Islands of disconnected technology can often be found in today’s high-performance homes. That rings true with one of the core renewable energy systems that typically enable zero-energy homes—that of a rooftop solar photovoltaic (PV) installation—which can often be relegated to the smart-home equivalent of a no-man’s land, as these systems are typically standalone and rarely well integrated into evolving automation platforms. Non-profit organization Pecan Street aims to bring these rogue systems into the mainstream by publishing the Sol app for iOS and Android devices, software that enables what they refer to as a check engine light service for PV system owners nationwide. The free service works in homes where an eGauge or eGauge-compatible energy monitor system has already been installed.
Certainly, there are a number of excellent standalone solar system monitoring tools available that can provide a good view of overall system production and health. But most of these systems provide energy production data only, with no visibility to holistic in-home energy consumption—a key metric toward facilitating management to a zero-energy or near-zero-energy goal. So, in order to monitor energy consumption as well as production, additional hardware and software is required, and that’s where products such as the eGauge system come into view.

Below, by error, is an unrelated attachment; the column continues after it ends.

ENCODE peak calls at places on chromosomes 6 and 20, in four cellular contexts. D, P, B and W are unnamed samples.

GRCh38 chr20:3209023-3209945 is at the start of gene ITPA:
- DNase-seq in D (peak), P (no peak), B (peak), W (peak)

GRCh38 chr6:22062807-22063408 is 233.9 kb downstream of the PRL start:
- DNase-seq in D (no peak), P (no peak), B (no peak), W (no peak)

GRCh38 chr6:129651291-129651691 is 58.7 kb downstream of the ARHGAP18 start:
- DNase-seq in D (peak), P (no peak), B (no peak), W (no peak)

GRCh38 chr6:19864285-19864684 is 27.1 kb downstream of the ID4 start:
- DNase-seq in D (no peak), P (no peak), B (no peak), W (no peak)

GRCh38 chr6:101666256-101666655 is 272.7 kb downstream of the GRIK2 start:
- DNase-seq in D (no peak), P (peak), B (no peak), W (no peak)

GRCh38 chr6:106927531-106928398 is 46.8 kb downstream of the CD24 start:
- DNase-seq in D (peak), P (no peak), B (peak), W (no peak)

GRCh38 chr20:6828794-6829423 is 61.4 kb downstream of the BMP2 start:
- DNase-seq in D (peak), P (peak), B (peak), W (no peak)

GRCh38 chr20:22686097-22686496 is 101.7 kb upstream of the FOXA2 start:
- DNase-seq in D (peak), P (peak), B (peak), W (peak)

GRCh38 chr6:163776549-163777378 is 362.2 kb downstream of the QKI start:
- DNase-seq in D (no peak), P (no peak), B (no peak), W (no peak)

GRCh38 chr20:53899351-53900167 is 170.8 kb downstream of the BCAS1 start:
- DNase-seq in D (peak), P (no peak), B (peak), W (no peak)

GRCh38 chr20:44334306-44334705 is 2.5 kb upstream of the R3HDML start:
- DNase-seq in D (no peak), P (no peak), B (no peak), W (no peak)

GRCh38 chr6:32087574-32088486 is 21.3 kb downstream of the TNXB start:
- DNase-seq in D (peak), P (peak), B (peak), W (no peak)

Designed to deliver very granular energy consumption as well as production monitoring, the eGauge EG3000 or EG3010 from eGauge Systems can monitor up to 12 circuits in the home. Typical installations consist of a single main unit box and up to 12 current transformers (CTs)—hard-wired measuring devices that need to be clipped around circuit wiring inside the main electrical service panel—plus a networking connection to enable communication with the main unit’s built-in data logger and web server. The main unit is equipped with solid-state memory and can store an impressive 30 years of data.
The eGauge setup is literally industrial strength, as many of these systems are used in large-scale electrical utility or multi-family housing applications. The web-based interface refreshes every second and works well enough, but its engineer-centric graphical interface is designed more for commercial applications rather than the typical homeowner. There is no native eGauge smartphone or tablet app available yet, though the Web interface works fine on mobile browsers.